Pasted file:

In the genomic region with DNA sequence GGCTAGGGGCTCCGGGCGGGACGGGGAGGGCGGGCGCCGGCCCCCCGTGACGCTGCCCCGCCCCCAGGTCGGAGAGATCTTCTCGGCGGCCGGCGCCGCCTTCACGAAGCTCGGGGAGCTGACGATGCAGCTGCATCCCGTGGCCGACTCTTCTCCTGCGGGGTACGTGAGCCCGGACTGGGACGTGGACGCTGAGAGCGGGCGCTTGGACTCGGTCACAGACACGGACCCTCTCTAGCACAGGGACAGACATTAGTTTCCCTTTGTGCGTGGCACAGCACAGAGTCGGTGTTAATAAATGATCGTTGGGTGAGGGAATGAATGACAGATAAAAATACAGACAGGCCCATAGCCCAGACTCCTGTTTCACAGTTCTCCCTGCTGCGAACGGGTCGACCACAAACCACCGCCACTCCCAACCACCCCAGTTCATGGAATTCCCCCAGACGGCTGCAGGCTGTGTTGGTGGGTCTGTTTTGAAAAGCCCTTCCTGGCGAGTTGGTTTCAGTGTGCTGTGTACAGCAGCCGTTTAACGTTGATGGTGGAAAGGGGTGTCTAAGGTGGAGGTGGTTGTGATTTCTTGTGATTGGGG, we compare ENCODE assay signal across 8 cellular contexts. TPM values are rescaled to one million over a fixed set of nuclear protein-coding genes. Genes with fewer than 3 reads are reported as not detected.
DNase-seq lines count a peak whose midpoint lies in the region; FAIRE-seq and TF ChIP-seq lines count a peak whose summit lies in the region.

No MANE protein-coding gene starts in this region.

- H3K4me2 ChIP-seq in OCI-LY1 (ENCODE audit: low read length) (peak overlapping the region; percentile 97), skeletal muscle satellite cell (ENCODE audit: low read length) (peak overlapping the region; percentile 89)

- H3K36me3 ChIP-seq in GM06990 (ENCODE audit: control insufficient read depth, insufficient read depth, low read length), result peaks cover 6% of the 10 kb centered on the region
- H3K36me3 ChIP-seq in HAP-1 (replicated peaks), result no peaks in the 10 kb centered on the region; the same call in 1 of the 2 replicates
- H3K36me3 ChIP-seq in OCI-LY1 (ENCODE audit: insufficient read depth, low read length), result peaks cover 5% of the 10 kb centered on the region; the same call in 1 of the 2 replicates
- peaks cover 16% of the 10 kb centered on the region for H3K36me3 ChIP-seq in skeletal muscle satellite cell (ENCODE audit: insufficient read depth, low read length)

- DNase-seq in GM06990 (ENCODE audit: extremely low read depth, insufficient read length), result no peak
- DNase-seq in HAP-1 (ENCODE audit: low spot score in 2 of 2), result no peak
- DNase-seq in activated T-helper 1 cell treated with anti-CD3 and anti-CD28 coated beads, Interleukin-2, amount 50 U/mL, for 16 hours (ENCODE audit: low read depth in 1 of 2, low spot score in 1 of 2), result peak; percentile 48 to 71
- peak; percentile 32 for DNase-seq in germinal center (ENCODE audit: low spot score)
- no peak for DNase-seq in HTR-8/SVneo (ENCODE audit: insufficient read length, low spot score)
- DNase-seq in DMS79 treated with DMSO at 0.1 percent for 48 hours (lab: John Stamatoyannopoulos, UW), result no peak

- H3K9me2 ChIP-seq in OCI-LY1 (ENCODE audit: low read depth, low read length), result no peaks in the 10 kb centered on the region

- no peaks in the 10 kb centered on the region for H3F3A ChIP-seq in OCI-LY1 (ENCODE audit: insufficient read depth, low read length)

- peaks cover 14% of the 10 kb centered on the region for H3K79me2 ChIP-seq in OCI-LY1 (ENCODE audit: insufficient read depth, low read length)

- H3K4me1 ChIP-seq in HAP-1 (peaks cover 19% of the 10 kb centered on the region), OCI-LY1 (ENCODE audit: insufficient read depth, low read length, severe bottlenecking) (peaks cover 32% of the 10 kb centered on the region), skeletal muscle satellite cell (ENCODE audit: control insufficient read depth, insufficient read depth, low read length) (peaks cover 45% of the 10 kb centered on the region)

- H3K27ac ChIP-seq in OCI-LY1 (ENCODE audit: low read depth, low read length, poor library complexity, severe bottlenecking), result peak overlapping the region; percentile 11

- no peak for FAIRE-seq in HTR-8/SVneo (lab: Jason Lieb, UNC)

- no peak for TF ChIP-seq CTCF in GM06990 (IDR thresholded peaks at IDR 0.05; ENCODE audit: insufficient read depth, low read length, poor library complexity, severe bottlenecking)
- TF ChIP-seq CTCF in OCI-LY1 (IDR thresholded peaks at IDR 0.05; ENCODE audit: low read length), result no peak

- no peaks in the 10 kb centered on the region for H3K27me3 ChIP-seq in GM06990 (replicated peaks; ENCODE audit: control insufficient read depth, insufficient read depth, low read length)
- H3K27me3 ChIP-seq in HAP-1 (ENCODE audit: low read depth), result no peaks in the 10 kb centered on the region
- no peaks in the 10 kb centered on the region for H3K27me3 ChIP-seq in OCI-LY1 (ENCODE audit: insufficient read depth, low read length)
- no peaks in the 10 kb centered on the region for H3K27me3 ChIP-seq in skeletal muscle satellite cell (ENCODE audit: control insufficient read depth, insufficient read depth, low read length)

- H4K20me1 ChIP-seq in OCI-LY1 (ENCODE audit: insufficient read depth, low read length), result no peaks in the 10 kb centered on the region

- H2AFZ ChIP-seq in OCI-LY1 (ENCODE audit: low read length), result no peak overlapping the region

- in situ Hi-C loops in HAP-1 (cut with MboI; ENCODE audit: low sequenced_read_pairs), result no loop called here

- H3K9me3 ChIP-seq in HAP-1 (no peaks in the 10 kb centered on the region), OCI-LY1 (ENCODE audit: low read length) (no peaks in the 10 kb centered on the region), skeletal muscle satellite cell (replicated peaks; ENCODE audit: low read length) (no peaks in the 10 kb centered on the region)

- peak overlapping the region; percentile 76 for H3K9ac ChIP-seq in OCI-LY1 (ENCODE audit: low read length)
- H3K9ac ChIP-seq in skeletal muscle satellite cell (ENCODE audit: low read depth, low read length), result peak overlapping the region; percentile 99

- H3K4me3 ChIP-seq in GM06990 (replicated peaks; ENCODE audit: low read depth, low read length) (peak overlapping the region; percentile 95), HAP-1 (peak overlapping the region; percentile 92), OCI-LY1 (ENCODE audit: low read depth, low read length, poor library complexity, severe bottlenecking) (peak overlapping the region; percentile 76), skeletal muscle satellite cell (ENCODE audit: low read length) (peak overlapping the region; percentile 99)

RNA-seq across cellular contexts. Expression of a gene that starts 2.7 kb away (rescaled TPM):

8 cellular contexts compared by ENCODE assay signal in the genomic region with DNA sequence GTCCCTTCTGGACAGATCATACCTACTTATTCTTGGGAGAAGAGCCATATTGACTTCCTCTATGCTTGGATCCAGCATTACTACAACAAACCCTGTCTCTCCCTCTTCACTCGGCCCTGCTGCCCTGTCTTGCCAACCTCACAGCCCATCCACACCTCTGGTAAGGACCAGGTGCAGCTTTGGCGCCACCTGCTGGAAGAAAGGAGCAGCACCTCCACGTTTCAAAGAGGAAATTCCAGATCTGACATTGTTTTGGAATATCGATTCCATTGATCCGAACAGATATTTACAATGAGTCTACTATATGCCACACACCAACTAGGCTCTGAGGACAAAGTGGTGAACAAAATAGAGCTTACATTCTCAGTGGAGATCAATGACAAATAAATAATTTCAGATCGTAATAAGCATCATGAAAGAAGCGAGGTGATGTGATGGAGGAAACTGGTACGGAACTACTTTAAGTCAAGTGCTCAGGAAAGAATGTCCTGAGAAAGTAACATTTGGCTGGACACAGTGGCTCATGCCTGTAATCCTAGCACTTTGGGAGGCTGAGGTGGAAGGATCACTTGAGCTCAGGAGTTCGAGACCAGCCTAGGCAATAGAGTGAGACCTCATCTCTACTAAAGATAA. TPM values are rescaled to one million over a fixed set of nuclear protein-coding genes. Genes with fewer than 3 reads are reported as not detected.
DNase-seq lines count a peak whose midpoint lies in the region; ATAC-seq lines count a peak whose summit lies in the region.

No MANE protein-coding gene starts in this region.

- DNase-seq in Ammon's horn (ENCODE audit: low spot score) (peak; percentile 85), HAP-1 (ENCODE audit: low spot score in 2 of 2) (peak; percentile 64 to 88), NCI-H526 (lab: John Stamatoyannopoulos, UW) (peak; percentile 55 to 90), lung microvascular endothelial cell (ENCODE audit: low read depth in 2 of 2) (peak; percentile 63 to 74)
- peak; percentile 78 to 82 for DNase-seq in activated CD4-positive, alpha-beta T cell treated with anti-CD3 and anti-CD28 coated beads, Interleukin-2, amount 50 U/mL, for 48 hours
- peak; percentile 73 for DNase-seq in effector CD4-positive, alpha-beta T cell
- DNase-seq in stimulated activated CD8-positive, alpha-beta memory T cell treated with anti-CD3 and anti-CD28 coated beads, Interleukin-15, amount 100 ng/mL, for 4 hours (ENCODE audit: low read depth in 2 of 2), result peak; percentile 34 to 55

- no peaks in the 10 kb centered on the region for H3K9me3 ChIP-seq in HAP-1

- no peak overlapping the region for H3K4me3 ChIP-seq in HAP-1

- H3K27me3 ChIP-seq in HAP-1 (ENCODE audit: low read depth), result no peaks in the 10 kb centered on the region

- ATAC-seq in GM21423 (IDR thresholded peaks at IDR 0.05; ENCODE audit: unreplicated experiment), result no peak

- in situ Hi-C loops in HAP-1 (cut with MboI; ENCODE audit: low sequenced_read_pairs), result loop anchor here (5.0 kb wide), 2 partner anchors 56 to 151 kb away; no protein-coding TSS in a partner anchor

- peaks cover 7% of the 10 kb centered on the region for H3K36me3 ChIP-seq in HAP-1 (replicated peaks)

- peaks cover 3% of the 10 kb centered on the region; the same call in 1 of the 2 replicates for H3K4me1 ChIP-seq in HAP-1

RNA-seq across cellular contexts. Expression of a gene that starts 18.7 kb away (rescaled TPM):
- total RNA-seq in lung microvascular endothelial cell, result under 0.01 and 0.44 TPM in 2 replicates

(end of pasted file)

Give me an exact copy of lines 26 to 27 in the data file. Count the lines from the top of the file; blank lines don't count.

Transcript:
- no peaks in the 10 kb centered on the region for H3K27me3 ChIP-seq in skeletal muscle satellite cell (ENCODE audit: control insufficient read depth, insufficient read depth, low read length)

- H4K20me1 ChIP-seq in OCI-LY1 (ENCODE audit: insufficient read depth, low read length), result no peaks in the 10 kb centered on the region